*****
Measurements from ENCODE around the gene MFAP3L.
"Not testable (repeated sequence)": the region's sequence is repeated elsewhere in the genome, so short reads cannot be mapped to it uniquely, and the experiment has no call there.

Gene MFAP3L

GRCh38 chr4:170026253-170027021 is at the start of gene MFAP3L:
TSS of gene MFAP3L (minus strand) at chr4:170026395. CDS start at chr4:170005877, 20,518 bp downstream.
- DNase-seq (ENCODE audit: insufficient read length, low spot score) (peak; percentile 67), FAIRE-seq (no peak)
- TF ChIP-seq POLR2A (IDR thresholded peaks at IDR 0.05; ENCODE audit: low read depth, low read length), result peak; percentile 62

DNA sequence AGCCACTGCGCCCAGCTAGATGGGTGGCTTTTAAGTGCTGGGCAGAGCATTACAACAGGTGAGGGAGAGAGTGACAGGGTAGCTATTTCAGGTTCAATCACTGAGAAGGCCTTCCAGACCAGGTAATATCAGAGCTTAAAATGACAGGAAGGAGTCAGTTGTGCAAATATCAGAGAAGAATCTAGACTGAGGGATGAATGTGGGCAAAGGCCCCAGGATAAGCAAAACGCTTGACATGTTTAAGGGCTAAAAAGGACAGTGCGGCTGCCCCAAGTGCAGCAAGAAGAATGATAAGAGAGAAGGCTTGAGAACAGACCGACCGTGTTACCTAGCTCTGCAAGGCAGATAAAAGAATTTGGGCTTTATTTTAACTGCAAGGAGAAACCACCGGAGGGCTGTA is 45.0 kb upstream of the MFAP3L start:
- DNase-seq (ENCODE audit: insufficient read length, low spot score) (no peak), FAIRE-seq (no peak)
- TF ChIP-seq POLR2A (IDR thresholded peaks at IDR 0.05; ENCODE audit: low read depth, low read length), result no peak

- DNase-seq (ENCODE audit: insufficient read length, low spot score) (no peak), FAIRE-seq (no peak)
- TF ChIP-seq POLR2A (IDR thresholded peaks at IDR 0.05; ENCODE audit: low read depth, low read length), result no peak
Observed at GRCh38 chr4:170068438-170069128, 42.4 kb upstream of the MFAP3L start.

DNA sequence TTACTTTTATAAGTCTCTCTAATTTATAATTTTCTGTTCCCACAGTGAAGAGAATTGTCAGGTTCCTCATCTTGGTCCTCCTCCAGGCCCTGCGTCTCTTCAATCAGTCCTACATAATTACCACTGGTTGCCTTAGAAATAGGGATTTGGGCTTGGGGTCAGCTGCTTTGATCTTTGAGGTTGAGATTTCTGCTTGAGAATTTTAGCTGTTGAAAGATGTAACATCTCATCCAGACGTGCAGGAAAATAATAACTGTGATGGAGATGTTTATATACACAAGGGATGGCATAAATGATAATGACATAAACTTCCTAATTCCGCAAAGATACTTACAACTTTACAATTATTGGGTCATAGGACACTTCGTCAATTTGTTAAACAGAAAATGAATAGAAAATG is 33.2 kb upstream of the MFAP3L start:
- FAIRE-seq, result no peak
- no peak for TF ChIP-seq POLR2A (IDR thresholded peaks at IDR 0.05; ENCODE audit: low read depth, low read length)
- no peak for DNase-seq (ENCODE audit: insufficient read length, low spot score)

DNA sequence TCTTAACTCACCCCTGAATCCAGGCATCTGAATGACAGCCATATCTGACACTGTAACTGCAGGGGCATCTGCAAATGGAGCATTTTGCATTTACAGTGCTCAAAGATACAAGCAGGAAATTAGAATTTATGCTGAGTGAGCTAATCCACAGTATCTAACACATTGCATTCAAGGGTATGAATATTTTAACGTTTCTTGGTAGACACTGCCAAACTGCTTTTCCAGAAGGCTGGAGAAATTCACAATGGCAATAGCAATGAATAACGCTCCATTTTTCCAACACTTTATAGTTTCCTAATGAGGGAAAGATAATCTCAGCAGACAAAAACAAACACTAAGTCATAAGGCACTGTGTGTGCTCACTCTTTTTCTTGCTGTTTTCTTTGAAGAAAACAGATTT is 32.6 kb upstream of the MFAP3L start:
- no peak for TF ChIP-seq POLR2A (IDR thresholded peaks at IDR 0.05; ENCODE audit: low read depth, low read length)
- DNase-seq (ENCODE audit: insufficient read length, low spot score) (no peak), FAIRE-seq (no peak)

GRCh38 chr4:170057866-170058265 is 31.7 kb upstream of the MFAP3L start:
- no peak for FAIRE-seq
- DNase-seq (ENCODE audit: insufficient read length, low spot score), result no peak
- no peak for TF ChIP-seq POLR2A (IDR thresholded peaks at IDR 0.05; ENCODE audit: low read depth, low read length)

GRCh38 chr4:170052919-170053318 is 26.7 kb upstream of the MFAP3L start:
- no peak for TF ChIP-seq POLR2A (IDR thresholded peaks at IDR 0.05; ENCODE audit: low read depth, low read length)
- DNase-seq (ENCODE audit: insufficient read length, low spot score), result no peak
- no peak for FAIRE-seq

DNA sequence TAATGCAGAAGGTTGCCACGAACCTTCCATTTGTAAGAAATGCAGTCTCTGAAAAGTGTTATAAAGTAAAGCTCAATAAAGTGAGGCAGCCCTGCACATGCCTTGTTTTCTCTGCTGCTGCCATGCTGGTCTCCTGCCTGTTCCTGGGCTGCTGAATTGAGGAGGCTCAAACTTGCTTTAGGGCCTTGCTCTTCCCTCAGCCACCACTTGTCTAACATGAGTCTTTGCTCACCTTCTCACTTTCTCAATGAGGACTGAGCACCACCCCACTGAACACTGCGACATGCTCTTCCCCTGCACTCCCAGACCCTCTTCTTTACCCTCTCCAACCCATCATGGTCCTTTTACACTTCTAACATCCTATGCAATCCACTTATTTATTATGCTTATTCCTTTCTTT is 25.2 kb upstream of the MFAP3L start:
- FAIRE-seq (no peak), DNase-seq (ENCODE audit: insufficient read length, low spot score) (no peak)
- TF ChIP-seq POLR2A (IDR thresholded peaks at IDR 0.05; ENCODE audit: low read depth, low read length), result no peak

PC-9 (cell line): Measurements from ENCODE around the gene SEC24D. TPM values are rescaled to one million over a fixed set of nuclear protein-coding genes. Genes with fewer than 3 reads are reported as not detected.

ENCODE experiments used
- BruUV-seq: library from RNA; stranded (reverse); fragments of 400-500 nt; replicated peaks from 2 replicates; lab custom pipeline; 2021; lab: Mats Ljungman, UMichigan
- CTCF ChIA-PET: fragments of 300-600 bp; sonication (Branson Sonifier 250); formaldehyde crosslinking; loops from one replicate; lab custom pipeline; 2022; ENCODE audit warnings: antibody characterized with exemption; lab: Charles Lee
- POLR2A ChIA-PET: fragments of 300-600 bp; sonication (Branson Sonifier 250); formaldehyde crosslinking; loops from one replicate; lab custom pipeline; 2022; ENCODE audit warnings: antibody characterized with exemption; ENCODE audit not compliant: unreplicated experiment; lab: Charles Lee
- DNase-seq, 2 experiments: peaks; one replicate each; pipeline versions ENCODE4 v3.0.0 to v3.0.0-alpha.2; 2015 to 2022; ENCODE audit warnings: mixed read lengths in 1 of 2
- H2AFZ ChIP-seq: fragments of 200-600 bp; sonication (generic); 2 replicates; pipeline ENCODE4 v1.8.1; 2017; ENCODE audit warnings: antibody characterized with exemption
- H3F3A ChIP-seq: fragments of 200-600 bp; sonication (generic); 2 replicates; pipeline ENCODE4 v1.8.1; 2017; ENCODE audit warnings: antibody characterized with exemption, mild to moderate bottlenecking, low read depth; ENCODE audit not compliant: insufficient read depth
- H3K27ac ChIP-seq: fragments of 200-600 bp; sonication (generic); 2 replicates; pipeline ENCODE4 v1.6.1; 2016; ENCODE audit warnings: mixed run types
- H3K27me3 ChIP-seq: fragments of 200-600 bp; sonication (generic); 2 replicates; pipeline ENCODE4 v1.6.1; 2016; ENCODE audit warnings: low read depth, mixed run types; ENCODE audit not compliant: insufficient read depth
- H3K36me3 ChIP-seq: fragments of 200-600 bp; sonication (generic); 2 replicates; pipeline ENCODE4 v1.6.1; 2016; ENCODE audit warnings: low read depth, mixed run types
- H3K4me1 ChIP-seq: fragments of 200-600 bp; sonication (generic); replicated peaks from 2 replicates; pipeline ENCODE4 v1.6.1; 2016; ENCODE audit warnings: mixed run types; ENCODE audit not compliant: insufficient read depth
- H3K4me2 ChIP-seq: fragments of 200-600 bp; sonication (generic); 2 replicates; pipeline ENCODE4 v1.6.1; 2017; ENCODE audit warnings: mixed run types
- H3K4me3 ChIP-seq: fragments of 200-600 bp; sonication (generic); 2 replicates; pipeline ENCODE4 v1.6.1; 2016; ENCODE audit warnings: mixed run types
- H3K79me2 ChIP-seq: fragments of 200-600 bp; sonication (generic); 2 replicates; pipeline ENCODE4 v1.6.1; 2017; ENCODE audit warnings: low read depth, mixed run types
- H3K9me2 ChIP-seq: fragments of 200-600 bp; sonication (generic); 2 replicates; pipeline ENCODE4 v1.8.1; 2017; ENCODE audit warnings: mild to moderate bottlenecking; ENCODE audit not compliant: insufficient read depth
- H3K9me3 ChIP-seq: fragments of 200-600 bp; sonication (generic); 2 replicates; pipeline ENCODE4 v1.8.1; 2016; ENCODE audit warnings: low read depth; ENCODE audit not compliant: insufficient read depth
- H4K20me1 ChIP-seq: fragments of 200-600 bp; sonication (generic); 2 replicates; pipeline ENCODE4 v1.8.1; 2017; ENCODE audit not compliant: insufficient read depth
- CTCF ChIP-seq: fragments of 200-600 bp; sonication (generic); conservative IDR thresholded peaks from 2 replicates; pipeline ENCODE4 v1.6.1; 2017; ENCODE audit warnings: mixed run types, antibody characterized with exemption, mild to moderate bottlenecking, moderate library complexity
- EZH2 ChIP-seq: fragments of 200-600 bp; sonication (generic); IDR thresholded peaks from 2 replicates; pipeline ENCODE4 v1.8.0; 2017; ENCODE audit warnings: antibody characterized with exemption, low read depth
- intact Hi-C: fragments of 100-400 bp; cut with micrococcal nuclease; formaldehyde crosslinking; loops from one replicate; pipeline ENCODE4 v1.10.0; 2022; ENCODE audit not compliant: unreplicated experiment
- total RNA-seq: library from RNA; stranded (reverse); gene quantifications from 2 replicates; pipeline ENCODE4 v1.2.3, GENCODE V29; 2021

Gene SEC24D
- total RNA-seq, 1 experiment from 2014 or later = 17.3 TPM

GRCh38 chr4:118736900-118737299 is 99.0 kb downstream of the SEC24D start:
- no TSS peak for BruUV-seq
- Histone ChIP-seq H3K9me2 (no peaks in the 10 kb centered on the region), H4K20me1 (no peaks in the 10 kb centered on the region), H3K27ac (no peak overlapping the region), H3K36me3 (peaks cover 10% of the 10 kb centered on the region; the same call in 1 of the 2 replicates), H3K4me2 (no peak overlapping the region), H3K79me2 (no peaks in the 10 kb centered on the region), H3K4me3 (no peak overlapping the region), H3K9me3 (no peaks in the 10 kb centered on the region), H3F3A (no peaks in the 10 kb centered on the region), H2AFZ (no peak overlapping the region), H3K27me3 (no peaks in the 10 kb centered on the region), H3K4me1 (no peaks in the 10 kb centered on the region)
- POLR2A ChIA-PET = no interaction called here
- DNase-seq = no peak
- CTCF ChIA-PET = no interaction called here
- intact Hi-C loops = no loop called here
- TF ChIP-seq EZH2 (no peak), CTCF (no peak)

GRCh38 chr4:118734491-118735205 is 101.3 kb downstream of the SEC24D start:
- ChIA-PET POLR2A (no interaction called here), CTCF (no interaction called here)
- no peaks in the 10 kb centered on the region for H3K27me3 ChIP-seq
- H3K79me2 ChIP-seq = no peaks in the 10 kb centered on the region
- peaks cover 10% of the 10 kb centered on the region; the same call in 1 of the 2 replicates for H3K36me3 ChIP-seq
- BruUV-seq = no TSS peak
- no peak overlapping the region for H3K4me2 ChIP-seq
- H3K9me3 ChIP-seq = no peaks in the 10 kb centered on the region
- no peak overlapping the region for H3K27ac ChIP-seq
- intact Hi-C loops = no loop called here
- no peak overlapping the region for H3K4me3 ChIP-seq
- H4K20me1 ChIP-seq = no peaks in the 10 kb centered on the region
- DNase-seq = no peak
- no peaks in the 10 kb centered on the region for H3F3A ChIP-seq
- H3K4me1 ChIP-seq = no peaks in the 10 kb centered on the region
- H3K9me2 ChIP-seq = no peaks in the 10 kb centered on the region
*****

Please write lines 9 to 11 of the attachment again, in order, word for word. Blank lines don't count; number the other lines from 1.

- DNase-seq (ENCODE audit: insufficient read length, low spot score) (no peak), FAIRE-seq (no peak)
- TF ChIP-seq POLR2A (IDR thresholded peaks at IDR 0.05; ENCODE audit: low read depth, low read length), result no peak

- DNase-seq (ENCODE audit: insufficient read length, low spot score) (no peak), FAIRE-seq (no peak)